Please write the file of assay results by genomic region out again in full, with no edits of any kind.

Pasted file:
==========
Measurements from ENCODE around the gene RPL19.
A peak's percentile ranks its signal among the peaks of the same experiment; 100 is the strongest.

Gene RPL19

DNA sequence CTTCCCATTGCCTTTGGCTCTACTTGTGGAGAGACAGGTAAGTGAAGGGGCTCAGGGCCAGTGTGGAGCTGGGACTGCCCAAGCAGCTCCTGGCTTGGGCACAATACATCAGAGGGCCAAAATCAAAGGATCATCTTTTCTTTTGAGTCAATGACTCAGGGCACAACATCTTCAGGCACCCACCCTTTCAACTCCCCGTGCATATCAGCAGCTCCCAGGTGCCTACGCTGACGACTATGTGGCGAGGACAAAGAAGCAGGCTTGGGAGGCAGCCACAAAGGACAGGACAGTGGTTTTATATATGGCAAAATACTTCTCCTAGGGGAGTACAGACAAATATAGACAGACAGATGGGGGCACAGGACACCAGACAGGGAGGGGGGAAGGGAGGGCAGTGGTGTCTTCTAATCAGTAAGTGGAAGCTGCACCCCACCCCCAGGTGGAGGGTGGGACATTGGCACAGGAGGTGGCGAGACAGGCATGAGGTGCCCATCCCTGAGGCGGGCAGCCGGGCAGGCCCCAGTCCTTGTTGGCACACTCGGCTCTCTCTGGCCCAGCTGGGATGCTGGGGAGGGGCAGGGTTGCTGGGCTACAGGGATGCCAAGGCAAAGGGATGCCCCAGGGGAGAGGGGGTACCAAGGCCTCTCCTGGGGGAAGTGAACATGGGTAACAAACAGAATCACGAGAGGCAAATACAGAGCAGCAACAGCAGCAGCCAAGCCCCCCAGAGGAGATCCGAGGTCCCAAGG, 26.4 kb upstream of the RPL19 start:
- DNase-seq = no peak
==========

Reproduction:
Measurements from ENCODE around the gene RPL19.
A peak's percentile ranks its signal among the peaks of the same experiment; 100 is the strongest.

Gene RPL19

DNA sequence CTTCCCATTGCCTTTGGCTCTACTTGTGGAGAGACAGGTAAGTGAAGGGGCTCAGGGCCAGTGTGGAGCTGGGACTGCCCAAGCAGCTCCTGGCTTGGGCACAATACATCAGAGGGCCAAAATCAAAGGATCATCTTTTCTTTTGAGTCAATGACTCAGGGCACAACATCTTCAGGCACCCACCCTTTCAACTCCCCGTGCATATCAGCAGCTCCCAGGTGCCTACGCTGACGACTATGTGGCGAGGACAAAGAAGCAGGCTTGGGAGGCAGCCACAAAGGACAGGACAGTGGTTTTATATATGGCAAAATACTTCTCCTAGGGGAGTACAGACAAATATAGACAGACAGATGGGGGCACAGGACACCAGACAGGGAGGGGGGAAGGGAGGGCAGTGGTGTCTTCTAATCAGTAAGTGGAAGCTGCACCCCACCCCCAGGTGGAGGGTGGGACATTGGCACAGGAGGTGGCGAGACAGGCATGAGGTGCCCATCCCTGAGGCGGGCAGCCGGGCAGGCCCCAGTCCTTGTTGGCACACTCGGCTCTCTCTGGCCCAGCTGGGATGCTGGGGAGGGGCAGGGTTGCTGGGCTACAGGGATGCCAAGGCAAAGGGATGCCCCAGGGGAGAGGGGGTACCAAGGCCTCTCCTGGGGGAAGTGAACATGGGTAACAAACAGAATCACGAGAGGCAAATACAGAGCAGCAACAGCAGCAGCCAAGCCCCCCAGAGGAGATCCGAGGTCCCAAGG, 26.4 kb upstream of the RPL19 start:
- DNase-seq = no peak